Authors: Andrew J. Harris, Christopher Lobanov-Rostovsky, Jill S. Levenson
The data presented in this report are drawn from a national survey administered online in 2015 as the second part of a two-phase national study to elicit law enforcement perspectives on the functions, utility, and operation of sex offender registration and notification (SORNA) systems in the United States.
The initial survey results report, issued in August of 2015, provided the tabulated statistics for the survey’s structured items regarding SORNA. This report presents the results of the survey’s unstructured (open-response) items, particularly those related to law enforcement recommendations for SORNA policies.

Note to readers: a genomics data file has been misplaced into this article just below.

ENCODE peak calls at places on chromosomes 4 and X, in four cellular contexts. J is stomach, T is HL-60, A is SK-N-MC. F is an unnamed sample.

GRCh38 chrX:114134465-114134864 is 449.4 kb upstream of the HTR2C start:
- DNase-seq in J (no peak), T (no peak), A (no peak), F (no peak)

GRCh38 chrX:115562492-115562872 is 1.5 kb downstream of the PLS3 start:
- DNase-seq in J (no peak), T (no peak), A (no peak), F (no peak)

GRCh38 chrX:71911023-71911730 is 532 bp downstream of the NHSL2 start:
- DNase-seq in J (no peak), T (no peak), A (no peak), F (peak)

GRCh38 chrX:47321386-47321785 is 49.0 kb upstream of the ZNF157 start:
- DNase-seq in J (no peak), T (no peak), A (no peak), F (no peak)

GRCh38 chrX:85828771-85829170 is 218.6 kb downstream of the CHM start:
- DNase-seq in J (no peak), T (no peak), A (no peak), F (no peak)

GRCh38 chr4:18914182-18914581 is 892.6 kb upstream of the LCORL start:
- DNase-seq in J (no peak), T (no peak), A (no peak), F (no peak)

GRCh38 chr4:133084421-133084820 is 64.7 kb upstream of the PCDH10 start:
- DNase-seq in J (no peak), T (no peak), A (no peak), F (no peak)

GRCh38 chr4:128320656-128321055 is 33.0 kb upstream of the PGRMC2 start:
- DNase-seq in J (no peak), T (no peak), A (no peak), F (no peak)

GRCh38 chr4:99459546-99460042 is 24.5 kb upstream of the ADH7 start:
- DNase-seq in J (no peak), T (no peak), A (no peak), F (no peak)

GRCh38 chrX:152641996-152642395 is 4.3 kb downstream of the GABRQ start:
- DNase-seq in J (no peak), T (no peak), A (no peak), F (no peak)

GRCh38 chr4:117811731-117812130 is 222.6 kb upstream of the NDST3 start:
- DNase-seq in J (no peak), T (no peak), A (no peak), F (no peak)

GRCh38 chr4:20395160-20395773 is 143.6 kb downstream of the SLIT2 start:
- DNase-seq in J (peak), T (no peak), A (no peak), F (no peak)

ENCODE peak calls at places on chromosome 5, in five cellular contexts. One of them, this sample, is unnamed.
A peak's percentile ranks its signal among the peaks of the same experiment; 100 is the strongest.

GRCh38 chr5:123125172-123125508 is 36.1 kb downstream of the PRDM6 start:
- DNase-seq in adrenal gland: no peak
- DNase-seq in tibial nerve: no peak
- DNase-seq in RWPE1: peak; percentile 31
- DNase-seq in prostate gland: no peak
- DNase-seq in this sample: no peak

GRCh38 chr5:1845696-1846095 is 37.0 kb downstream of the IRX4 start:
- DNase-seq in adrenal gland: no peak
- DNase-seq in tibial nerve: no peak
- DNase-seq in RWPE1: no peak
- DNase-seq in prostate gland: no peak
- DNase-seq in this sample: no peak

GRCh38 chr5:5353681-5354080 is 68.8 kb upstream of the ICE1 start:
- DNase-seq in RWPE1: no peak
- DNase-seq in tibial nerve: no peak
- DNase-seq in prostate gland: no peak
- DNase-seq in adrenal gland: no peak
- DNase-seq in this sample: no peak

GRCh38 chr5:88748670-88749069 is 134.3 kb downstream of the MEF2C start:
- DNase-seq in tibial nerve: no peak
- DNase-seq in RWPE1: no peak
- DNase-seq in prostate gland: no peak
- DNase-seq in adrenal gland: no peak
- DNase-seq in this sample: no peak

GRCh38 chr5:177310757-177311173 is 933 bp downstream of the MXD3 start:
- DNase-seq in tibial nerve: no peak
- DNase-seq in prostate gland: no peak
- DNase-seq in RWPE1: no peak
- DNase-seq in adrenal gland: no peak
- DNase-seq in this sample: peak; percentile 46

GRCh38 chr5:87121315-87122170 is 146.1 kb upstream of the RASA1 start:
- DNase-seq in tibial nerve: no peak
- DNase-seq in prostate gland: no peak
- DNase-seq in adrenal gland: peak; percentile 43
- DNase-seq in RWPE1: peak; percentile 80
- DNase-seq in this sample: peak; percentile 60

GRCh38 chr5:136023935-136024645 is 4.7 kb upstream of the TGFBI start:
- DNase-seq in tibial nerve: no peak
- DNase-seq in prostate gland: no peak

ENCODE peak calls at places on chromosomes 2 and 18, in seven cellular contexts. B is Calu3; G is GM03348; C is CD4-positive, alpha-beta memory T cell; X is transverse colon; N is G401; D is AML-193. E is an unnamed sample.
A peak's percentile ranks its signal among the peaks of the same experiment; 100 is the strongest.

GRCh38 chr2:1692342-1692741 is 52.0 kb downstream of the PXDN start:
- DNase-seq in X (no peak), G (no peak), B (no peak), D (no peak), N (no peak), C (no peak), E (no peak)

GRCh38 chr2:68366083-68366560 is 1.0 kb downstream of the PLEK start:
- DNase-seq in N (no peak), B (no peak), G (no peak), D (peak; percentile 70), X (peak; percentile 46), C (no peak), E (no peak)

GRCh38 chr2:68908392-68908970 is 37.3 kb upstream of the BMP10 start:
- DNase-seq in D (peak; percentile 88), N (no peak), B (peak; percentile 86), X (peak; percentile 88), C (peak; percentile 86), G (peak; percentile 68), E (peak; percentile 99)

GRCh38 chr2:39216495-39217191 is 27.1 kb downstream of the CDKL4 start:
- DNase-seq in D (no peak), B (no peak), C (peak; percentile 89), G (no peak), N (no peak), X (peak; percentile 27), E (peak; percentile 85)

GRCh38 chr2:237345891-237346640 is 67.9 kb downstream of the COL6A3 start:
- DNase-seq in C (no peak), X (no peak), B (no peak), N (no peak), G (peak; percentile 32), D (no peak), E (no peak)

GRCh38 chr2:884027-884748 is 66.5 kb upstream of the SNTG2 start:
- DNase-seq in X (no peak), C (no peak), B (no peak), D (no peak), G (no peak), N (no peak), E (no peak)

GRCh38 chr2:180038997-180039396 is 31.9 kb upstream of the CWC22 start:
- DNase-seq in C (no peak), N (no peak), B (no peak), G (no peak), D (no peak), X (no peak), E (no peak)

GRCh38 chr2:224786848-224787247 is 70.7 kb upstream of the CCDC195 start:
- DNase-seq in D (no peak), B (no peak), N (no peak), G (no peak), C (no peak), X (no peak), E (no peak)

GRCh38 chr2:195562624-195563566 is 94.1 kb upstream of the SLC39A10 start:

The open-ended prompts elicited thoughts about priorities for policymakers and fell into four broad categories:
• enforcement and compliance;
• operational improvements;
• offender management; and
• public-focused strategies.
Based on a review of the responses, nine broad thematic categories were identified within the data. These included recommendations related to the following categories:
• Registry Enforcement;
• Registry Requirements;
• Technical Administration and System Design;
• Agency Responsibility and Collaboration;
• Extent and Quality of Registry Information;
• Prosecution and Punishment of Sex Crimes;
• Public Education and Engagement; Restrictions Tied to Registration; and
• Use of Empirical Research.
Using these nine themes as a foundation, all open-ended responses were coded to identify sub-themes, reflecting more specific policy and practice recommendations.